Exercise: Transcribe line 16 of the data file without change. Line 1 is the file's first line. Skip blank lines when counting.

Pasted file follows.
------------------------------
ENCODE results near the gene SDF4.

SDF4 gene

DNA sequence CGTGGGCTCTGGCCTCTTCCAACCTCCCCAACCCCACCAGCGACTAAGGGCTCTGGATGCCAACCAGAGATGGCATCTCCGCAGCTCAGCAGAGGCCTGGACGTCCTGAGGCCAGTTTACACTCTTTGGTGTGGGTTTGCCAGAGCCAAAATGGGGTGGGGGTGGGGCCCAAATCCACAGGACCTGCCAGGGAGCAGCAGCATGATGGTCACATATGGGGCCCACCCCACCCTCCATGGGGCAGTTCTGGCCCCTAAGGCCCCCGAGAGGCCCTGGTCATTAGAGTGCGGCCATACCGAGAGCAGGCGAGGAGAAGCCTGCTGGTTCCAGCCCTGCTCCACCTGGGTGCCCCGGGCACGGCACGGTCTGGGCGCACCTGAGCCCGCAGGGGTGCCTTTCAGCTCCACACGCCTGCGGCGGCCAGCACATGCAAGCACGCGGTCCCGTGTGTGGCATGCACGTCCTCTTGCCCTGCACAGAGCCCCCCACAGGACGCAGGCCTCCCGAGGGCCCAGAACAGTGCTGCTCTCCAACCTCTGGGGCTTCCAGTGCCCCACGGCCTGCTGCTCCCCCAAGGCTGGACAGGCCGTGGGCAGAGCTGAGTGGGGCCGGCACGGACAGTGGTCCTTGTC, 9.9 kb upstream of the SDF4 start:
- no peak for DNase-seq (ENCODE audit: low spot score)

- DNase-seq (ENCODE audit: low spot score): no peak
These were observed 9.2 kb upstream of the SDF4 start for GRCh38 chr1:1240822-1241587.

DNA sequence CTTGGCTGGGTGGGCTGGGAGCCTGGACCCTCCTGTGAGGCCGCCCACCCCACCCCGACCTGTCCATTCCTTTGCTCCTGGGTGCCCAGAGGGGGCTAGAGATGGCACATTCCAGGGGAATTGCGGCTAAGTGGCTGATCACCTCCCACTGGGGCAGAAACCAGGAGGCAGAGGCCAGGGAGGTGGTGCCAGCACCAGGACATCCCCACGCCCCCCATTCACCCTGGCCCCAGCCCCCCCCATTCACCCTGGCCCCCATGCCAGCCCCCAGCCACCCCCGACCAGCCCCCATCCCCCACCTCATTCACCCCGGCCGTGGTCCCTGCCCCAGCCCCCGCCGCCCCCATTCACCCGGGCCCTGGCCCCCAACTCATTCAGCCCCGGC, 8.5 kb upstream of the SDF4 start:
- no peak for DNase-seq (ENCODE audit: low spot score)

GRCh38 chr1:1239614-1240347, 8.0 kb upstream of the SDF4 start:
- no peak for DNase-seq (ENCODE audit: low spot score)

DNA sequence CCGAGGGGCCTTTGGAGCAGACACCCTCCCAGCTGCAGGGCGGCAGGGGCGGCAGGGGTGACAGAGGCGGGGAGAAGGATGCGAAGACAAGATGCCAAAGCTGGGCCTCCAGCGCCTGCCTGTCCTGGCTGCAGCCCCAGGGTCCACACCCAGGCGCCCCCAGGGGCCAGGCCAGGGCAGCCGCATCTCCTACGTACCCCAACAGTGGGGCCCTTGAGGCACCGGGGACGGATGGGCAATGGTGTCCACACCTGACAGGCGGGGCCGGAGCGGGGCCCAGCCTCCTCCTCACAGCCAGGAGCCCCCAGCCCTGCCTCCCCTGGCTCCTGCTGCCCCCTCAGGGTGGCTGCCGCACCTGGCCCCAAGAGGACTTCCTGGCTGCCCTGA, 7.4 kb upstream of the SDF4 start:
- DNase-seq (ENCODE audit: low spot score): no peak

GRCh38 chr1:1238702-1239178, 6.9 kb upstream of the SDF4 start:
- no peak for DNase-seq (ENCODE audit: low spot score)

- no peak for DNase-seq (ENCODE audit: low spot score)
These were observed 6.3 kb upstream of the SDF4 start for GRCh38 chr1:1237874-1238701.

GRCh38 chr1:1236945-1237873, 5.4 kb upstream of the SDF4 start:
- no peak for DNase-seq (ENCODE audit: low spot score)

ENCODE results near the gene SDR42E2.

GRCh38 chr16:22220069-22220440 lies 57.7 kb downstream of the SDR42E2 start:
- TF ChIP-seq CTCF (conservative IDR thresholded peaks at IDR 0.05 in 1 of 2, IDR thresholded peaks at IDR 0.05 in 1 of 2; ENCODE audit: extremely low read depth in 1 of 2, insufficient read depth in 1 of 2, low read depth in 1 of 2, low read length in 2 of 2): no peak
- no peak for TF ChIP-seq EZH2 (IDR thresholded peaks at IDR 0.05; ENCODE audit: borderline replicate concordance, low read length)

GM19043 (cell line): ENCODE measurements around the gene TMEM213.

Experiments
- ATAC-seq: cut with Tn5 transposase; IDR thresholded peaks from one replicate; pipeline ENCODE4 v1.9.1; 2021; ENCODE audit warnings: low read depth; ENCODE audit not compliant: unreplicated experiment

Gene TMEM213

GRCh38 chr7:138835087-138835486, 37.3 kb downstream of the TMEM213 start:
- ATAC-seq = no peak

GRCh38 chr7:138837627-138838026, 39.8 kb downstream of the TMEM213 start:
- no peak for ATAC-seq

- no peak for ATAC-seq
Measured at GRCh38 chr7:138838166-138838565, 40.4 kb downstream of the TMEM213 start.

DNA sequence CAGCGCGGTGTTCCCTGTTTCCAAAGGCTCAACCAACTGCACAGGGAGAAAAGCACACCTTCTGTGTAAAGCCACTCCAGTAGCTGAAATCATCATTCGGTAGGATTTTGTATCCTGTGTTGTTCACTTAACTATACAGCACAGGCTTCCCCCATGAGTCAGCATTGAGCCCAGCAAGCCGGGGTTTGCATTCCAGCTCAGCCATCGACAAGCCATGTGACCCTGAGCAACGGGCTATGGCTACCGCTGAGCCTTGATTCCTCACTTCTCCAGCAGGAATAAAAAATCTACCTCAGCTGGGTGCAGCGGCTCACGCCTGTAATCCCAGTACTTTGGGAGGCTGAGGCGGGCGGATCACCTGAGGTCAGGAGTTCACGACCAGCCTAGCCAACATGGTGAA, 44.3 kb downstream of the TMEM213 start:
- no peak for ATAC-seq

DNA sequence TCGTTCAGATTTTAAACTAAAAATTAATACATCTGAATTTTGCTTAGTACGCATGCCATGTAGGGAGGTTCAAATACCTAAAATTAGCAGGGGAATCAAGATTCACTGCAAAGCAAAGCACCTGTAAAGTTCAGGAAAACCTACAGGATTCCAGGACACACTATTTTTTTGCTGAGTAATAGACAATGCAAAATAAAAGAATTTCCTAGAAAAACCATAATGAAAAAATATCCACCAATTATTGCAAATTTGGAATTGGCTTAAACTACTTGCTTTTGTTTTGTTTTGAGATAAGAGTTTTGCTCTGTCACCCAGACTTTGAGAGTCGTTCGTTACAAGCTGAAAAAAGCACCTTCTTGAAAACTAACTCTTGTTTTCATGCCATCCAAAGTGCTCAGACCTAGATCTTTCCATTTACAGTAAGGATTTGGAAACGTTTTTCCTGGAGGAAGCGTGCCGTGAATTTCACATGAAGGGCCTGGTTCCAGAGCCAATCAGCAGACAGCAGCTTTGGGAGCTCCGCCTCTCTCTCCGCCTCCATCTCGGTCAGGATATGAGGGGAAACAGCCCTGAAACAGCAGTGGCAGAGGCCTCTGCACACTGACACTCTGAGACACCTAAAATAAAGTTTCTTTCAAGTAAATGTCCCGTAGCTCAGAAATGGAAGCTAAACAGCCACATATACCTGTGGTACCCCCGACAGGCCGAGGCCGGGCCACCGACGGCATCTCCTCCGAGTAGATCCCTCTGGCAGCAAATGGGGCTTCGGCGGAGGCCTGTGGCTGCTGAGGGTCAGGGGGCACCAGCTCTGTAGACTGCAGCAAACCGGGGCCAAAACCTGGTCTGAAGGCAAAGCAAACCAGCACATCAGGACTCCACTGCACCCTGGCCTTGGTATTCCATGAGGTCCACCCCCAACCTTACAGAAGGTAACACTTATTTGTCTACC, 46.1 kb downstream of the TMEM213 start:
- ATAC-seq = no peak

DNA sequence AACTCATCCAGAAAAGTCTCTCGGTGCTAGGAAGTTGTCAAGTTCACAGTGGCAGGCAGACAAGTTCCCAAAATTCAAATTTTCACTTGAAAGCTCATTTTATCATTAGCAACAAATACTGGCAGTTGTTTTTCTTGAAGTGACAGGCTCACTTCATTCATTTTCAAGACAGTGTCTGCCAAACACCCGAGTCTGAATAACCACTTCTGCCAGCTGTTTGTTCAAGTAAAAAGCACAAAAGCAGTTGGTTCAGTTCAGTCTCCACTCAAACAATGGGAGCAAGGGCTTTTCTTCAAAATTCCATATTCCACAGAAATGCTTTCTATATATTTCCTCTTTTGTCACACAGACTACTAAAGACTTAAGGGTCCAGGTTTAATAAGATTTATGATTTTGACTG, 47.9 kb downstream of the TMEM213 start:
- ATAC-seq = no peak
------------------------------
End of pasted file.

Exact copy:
These were observed 6.3 kb upstream of the SDF4 start for GRCh38 chr1:1237874-1238701.